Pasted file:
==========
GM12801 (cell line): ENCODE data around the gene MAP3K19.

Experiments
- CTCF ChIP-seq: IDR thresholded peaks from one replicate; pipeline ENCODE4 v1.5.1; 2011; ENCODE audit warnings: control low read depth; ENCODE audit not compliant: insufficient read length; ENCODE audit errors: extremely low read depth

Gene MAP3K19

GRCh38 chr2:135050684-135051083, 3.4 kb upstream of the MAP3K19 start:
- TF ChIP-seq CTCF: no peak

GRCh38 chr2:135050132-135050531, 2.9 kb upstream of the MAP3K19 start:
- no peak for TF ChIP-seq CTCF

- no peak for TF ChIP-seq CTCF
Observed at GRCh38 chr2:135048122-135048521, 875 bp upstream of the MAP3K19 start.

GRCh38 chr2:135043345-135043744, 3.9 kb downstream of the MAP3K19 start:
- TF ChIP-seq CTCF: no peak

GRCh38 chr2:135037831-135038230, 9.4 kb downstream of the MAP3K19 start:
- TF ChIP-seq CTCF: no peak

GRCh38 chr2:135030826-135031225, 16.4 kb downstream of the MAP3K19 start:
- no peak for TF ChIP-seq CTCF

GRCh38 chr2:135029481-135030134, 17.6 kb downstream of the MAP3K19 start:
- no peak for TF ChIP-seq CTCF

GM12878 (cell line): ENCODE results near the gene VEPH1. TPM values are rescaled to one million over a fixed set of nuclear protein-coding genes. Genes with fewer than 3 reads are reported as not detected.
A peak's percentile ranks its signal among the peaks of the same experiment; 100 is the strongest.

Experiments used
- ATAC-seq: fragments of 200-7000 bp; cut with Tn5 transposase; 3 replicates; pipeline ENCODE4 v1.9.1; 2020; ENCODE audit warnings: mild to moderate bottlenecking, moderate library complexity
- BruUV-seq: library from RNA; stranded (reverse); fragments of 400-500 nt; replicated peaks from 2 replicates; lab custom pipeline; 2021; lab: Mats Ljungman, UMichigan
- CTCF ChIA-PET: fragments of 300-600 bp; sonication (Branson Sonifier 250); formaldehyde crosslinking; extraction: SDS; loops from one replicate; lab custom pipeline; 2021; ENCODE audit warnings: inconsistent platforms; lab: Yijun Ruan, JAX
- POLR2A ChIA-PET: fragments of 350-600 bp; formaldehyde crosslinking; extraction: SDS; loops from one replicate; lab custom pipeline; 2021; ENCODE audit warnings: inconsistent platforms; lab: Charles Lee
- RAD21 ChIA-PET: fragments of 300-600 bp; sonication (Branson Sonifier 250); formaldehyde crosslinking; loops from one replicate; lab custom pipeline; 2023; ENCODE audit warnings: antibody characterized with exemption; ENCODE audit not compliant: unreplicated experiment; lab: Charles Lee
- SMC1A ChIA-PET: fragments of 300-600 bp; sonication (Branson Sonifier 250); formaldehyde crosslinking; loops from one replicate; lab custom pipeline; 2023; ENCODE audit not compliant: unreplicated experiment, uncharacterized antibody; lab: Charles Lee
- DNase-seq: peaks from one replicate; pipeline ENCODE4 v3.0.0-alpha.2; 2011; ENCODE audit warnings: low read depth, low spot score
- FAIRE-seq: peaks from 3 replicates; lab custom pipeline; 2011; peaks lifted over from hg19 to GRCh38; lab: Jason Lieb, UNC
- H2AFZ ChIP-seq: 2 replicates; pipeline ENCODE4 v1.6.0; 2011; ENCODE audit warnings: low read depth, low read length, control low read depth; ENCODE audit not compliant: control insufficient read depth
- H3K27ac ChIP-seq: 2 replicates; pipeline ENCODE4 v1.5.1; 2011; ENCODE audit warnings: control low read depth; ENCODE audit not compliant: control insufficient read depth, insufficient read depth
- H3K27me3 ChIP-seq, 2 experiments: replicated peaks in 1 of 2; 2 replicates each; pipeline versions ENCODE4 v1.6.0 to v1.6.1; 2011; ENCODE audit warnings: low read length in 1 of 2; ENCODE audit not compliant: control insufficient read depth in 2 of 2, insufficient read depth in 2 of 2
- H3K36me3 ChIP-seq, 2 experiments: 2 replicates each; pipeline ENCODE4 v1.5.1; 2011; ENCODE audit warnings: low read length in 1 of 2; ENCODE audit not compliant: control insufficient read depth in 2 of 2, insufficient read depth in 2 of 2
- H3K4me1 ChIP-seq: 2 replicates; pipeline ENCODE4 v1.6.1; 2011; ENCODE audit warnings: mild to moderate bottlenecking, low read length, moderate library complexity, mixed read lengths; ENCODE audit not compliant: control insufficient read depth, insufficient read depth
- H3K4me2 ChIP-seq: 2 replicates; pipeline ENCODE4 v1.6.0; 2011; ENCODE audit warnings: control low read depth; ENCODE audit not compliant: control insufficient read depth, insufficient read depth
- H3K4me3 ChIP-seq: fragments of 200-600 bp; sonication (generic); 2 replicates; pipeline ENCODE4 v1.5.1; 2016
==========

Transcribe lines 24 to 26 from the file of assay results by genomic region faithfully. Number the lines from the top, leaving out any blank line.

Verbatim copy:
- CTCF ChIA-PET: fragments of 300-600 bp; sonication (Branson Sonifier 250); formaldehyde crosslinking; extraction: SDS; loops from one replicate; lab custom pipeline; 2021; ENCODE audit warnings: inconsistent platforms; lab: Yijun Ruan, JAX
- POLR2A ChIA-PET: fragments of 350-600 bp; formaldehyde crosslinking; extraction: SDS; loops from one replicate; lab custom pipeline; 2021; ENCODE audit warnings: inconsistent platforms; lab: Charles Lee
- RAD21 ChIA-PET: fragments of 300-600 bp; sonication (Branson Sonifier 250); formaldehyde crosslinking; loops from one replicate; lab custom pipeline; 2023; ENCODE audit warnings: antibody characterized with exemption; ENCODE audit not compliant: unreplicated experiment; lab: Charles Lee